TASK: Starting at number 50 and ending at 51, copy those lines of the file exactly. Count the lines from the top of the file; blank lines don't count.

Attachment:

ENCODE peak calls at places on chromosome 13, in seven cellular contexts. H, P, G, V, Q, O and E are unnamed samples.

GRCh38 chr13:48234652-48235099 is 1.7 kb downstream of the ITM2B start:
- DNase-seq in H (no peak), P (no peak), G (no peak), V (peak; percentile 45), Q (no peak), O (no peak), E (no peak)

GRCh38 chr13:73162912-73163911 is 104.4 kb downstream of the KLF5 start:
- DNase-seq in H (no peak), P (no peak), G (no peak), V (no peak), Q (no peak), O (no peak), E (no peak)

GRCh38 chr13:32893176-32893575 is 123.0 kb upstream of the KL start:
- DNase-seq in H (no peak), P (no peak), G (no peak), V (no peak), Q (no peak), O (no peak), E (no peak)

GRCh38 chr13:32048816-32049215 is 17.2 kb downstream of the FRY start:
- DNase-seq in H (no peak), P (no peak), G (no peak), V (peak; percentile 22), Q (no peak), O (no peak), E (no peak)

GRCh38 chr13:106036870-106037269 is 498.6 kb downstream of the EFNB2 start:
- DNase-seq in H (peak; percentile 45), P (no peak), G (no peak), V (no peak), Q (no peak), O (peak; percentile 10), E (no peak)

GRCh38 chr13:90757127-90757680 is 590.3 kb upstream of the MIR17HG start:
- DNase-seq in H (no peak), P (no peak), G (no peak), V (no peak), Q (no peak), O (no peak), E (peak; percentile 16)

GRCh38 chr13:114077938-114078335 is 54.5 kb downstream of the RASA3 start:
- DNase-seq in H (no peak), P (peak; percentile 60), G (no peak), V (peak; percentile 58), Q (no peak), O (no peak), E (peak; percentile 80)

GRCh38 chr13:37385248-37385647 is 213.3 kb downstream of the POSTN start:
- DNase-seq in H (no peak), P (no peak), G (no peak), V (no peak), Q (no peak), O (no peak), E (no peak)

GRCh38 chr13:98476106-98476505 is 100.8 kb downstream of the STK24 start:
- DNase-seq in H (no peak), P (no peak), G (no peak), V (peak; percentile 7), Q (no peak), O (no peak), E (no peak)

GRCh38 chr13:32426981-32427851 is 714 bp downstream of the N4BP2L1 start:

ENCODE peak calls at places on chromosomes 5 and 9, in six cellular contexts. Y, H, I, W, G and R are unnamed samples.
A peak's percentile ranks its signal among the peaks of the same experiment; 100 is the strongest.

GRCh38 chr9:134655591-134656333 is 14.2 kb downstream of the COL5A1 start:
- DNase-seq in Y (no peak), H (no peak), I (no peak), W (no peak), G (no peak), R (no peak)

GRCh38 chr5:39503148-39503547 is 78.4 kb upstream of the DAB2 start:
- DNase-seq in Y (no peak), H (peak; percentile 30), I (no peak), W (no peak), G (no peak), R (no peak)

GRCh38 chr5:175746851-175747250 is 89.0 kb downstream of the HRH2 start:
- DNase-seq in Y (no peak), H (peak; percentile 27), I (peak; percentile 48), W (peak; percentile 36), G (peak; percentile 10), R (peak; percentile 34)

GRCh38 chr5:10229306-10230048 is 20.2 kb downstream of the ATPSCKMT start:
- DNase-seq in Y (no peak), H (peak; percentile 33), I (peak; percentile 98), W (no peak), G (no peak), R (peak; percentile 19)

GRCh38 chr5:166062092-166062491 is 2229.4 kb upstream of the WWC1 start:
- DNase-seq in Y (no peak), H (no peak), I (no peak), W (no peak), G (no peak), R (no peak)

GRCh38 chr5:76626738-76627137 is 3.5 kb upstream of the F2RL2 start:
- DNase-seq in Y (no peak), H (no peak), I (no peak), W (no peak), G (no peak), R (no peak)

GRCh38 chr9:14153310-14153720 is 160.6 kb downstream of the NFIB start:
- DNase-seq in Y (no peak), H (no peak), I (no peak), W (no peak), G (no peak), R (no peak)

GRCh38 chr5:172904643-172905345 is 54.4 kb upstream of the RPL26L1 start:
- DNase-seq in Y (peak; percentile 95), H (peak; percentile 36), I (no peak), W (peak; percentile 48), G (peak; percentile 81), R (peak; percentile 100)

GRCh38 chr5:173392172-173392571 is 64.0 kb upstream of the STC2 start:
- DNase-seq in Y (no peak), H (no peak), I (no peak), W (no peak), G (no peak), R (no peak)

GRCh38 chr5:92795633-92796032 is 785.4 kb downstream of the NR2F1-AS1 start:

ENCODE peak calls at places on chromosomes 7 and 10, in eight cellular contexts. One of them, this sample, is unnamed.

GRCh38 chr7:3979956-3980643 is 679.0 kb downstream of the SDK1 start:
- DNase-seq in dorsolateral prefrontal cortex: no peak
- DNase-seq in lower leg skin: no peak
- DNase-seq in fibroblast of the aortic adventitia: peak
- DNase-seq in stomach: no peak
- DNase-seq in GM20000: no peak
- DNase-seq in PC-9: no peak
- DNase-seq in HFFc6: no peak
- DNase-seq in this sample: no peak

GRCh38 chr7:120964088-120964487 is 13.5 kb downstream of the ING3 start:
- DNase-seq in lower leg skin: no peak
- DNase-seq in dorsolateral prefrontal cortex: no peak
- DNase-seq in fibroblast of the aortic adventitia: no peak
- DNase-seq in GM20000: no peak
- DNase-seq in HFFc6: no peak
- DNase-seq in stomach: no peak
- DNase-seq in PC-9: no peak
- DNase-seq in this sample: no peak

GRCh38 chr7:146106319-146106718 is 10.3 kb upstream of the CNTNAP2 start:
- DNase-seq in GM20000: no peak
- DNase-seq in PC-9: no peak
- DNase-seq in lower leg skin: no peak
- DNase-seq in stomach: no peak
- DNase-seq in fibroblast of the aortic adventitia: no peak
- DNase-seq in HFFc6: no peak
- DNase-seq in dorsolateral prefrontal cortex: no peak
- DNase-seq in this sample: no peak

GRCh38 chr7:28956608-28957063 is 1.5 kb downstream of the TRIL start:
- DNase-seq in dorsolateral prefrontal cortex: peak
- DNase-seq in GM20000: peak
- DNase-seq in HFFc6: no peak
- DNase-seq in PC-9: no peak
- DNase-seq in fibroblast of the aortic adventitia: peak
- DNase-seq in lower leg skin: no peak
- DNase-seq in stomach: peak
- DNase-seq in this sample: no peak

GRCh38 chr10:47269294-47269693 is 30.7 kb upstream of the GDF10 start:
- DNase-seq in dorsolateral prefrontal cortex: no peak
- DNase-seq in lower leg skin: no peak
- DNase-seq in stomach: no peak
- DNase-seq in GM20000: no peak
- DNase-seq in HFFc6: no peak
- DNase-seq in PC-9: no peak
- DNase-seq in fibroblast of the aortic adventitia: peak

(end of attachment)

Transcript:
- DNase-seq in HFFc6: no peak
- DNase-seq in this sample: no peak